Carole Neff

Development Committee Report It has been an honor working alongside this outstanding committee and I am thrilled to report our 2016/17 successes. Our development team, with support from development coach, Pearl Kane, worked diligently to achieve the ambitious annual campaign goal of $230,000. Armed with a passion for JCDS and many wonderful school highlights to share , the team worked to cultivate, solicit and steward current -- and new -- friends of JCDS. We not only met but surpassed our goal. We are so proud to report this was our highest fundraising year to date! 2016/17 Top Fundraising Achievements Greenvelope: Our new web-based evite Annual Gala Event: Chaired by Barbara program expanded our community reach. This Kaplinsky and honoring Lis and Hugo Kahn. This year JCDS sent greeting cards, invitations and fabulously successsful evening resulted in a record number of guests, raising more than ever reminders to hundreds of friends. before. Donors: Donor pool grew by 10% over 2015/16 GiveNOLA: Our best yet with a $10,000 match with 74 new donors and 20 returning donors. from two anonymous donors. We are so grateful to our generous supporters and thankful for the work of our board of directors and committee members. We are committed to cultivating and stewarding our friends of JCDS to ensure this community gem thrives. We at JCDS want to know each and every one of our supporters, and want you to know us! We encourage you to take a tour, visit us and get involved! We will continue to report all of the school happenings and welcome your suggestions and feedback. 2013 Community Day School welcomes Sharon Pollin, Head of School


2013 Congratulations to first CDS college graduates!

2013 Twinning with Nofim School in sister city in Rosh Ha’Ayin, Israel

2014 School’s name changed to Jewish Community Day School to re-align our name with our mission

Alexander “Sandy” Cohen Treasurer Report

JCDS had a fantastic 2016/17 year. Thanks to our wonderful families and generous community supporters, we were able to make new investments in faculty and staff, physical plant, and professional development. I would like to share just a few examples: This was our first of two years participating in Atidenu, the Recruitment and Retention Academy, sponsored by Prizmah, the International Center for Jewish Day Schools. Our first year included visits to New Orleans from incredible expert consultants, participation by JCDS leadership in valuable conferences, community and parent focus groups; the results are visible in our banner Pre-K/K enrollment for 2017/18. In August 2017, we will be welcoming a Pre-K/K class that exceeds last year’s size by 50%. Through generous grants from the the Berenson family, Jewish Endowment Foundation of Louisiana, and the Jewish Federation of Greater New Orleans, we are reimagining our treasured Berenson Library as we transform it into a 21st Century Learning Lab. Envision The Berenson Learning Lab at JCDS: complete with engaging common spaces that ignite student-centered inquiry-learning, cozy reading and collaborative work spaces, technologies for research and development, and STEM materials for hands-on discovery. We invite you to visit this special community resource. We are delighted to welcome our new Business Manager, Ms. Janna Jackson, to JCDS. Supported by a generous grant from JFGNO, Janna brings strong organizational and accounting skills as well as a background in primary education administration. She looks forward to greeting you as a member of the JCDS team. With your support, we embark on 2017/18 with great optimism for continued success and community strength. Local & National Grants JFGNO Allocations 10% Tuition 42%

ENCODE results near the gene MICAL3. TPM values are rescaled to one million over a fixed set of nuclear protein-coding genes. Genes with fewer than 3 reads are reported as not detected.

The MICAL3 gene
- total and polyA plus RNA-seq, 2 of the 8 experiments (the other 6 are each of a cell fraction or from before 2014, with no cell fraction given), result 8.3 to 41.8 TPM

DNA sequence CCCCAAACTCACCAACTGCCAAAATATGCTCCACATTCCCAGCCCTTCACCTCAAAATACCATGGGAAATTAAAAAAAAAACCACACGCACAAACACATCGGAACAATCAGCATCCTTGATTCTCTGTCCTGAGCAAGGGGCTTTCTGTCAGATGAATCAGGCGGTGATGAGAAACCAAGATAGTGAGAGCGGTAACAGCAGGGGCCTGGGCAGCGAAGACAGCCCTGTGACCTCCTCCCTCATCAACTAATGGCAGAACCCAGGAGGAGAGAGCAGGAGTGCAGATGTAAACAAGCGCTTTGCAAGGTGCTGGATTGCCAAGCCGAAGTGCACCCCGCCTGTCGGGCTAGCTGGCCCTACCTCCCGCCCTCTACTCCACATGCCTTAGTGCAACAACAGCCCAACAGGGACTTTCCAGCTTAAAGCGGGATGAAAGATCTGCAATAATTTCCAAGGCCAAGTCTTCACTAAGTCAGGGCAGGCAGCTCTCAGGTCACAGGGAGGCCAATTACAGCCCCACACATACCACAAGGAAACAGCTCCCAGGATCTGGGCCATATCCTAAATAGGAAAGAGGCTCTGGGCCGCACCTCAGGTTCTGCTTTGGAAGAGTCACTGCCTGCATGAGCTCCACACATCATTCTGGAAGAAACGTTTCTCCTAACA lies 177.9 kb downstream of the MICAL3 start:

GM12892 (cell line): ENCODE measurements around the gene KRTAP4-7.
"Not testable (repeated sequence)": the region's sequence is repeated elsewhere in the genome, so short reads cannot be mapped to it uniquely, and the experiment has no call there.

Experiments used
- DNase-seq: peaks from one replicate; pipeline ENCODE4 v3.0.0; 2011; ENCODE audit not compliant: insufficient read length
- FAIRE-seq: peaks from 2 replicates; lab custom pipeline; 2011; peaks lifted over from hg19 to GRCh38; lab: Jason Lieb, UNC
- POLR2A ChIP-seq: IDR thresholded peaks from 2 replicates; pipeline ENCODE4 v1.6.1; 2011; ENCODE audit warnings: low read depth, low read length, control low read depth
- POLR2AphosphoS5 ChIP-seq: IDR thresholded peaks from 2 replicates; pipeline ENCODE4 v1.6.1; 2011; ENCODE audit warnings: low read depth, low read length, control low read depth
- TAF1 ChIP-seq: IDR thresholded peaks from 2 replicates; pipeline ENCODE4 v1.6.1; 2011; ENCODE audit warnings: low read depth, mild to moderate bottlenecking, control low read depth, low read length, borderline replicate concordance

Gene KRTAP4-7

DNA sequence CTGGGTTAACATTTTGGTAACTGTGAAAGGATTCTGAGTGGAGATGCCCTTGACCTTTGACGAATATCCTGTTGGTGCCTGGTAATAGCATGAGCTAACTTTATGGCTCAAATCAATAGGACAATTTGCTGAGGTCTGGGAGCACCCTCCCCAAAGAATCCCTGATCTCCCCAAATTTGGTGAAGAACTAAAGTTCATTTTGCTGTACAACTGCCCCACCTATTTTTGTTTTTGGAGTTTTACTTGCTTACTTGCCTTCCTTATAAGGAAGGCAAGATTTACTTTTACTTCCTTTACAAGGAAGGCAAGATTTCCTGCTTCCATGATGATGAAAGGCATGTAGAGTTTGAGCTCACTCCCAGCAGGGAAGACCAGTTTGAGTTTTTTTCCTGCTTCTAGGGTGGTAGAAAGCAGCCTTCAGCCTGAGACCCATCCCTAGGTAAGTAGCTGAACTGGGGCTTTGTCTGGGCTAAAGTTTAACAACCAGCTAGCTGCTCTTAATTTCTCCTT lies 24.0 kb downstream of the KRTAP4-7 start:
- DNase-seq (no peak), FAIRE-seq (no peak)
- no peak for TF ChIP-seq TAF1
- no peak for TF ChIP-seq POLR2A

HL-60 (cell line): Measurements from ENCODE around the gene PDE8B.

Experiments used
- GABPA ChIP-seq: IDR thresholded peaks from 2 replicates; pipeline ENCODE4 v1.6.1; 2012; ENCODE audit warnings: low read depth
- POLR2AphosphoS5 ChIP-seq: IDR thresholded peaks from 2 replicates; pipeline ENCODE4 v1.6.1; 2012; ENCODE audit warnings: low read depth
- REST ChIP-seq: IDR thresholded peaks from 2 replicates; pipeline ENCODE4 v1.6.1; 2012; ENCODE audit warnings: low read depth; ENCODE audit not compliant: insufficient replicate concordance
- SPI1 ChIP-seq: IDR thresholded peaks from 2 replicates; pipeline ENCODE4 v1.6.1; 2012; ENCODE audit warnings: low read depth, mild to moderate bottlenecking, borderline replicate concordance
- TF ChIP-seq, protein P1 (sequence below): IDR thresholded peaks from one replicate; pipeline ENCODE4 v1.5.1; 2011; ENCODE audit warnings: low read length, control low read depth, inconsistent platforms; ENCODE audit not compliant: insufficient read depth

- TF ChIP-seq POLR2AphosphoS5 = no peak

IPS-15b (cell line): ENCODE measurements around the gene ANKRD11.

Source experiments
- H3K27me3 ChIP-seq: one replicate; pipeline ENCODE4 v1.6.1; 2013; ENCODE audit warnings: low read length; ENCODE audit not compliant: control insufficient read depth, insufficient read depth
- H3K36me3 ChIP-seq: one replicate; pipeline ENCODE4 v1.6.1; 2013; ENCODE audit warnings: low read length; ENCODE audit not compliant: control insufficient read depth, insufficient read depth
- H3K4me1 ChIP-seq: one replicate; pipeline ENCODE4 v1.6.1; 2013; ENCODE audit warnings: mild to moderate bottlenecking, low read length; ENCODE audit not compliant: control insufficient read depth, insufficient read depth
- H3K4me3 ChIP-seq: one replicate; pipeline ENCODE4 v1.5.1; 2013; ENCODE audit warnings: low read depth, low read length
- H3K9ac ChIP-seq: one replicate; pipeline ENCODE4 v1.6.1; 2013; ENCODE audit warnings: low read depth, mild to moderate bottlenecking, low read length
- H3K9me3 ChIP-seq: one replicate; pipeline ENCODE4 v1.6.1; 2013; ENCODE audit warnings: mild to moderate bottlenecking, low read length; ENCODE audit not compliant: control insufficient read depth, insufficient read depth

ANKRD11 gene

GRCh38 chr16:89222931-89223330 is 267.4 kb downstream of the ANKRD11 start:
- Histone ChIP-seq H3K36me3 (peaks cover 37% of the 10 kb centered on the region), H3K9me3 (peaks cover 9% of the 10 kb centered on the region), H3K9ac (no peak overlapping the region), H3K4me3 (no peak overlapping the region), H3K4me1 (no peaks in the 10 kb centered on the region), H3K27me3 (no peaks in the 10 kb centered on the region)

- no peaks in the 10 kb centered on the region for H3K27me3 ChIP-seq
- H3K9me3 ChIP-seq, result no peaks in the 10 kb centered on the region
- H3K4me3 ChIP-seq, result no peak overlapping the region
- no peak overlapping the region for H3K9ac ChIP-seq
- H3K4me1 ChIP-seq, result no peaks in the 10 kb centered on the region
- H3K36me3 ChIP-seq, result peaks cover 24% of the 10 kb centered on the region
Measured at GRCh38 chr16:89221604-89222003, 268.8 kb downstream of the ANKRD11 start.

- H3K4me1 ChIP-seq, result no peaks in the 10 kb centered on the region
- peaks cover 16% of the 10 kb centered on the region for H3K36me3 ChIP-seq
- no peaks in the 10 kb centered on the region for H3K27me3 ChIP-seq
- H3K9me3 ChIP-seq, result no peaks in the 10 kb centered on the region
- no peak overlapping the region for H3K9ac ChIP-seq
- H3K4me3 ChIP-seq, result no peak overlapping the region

2016/17 Revenue

2014 -Kashrut Kitchen opens -JCDS plants Organic Garden -First Living Green Family Fun Fest


Occupancy Administration 7% 6% Marketing & 3% Development

Annual Campaign

2016/17 Expenses

2014 Acceptance to PEJE Governance and Fundraising Academy

84% Academics & Faculty

2015 Oscar J. Tolmas Charitable Trust generously funds Head of School Chair

2015 ‘We Believe’ campaign created and implemented by Barbara Kaplinsky; fundraising reaches new heights

July 2017 • The Jewish Newsletter 23

2 0 Inspiring Acade 1 6 / Jewish Values 1 7 Community




ke 2

Blue Dragon

As swift as a river blue She glides in the center of my mind Where she can swim freely. As lonely as a caiman Her blue hue stands for kindness And her smile so bright That even the sun becomes jealous Knowing it can never shine as bright Her hair is wild as the wind, Her purpose To make the world harmonious -Jamari, 4th grade


nspiring Highlights 2016/17 Dear Friends, 2016-2017 has been a special year for Jewish Community Day School. It has been busy and successful. Our professional team has worked tirelessly and with tremendous devotion to ensure inspiring academics for every student in a challenging, nurturing environment. One of the many remarkable things about JCDS is our commitment to the transferability of learning; this means that JCDS students are empowered to turn their ideas, skills, and values into action, whether they are saving the Rainforest, collecting tzeddakah to alleviate the struggles of disaster victims, or developing future technologies to solve today’s problems, such as the vanishing Louisiana coastline. JCDS cultivates a school culture of intellectual curiosity and compassion for others.